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  Synopsis of Video Episodes (Storyline)
  Episode One | Episode Two | Episode Three
  Commanding Heights: The Battle for the World Economy


  Episode One: The Battle of Ideas

 

The social and economic catastrophe left in the ashes of World War I ignited an intellectual and political struggle that would last most of the 20th century -- a battle between the powers of government and the forces of the marketplace over who would control the economies of the world's great nations.

"The Battle of Ideas" tells the story of how, for half a century, the world moved toward more government control -- from the centrally planned economies of the communist world to the "mixed economies" of Europe and the developing world to the United States' regulated capitalism -- and then began to move away.

The ideas of two economists lay at the center of that struggle: John Maynard Keynes, the elegant Englishman who advocated government intervention to control the booms and busts of capitalist economies, and Friedrich von Hayek, the Austrian emmigrant who argued that government intervention in the economy would erode human freedom and was doomed to failure.

In western democracies, Keynes's ideas would dominate for decades, until the economic crises of the 1970s forced political leaders to look for new ideas, and rediscover Von Hayek's theories. In the 1980s, the simultaneous emergence of the conservative governments of Margaret Thatcher and Ronald Reagan, who both embraced Hayek's free-market ideas, set the stage for a worldwide capitalist revolution.

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  Episode Two: The Agony of Reform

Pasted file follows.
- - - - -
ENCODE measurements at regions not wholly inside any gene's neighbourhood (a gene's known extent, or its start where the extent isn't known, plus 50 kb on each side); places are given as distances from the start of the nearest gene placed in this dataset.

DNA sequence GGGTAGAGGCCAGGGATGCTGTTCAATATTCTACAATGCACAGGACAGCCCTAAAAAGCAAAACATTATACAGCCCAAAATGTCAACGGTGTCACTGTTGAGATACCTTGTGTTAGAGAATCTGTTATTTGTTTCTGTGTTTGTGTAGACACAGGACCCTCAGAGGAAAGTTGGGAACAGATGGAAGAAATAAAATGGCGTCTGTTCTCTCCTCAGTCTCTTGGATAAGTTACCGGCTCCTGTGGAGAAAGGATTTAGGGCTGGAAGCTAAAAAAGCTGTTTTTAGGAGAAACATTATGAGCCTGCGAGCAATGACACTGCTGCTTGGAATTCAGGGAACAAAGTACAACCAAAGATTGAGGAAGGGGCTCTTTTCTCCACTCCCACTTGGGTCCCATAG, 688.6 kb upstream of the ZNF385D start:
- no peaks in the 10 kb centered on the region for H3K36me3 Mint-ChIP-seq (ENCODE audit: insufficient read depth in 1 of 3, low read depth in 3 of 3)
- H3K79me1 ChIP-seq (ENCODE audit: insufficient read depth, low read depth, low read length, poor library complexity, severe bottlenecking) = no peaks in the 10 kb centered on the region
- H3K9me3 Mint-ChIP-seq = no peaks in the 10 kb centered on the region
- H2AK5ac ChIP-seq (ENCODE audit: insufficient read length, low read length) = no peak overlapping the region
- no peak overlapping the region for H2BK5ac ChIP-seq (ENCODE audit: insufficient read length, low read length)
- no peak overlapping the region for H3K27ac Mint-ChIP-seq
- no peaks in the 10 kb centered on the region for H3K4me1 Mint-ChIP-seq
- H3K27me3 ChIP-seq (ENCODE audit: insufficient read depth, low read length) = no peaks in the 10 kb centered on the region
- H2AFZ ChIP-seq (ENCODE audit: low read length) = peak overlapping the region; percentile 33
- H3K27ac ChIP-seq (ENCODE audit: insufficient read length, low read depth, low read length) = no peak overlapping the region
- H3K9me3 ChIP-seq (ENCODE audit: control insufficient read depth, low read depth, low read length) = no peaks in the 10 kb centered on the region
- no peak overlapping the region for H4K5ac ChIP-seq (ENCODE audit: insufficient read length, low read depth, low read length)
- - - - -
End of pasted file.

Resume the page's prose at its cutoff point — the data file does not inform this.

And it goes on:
In the 20th century, most of the world's nations tried to create prosperity through government control of their economies -- from the totalitarian central planning of the communist world to more democratic nations that tried to develop their economies by nationalizing industries and protecting them from foreign competition.

But in the 1980s those policies began to fail dramatically, and the fall of the Berlin Wall unleashed an era of dramatic and turbulent economic reform around the world -- in Russia and the Eastern Bloc nations; in democracies like India that had embraced central planning; and in Latin American countries, which had developed their own brand of government control of economic life, based on a theory called dependencia.

"The Agony of Reform" tells the story of how those economies failed and how new leaders embraced the idea of "shock therapy" -- a rapid conversion to free-market capitalism. The program focuses in detail on how reform played out in several countries -- Russia, Poland, India, Bolivia, and Chile -- as they lived through the upheavals of rapid change, dealing with both the new freedoms and the new dangers of privatization, deregulation, and freewheeling competition.

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  Episode Three: The New Rules of the Game

 

By the early 1990s, most of the world had converted to free-market capitalism, setting the stage for the rapid growth of a new global economy. Rapidly falling trade barriers and unrestricted capital flows fueled by furious technological innovation and a new global workforce would all combine to transform the world economy.

"The New Rules of the Game" examines the promise and perils of globalization in the 1990s, focusing on the story of President Bill Clinton's embrace of free-trade policies, the challenges the world's leaders faced in taming the virulent contagion of financial collapse in the developing world, and the violent debate over globalization that suddenly surfaced in the Seattle protests.

In a story that moves from the 1992 presidential campaign to the September 11 attack on America, this film confronts a series of issues: the impact of free trade on the developing world and on American workers; the perils of financial contagion when problems in one developing country cause investors to pull their capital out of all emerging economies; and the challenge of inclusiveness -- bringing the world's poor into the era of global growth. It cuts through the rhetoric to show what "globalization" really is, and what it will mean for our lives in the 21st century.

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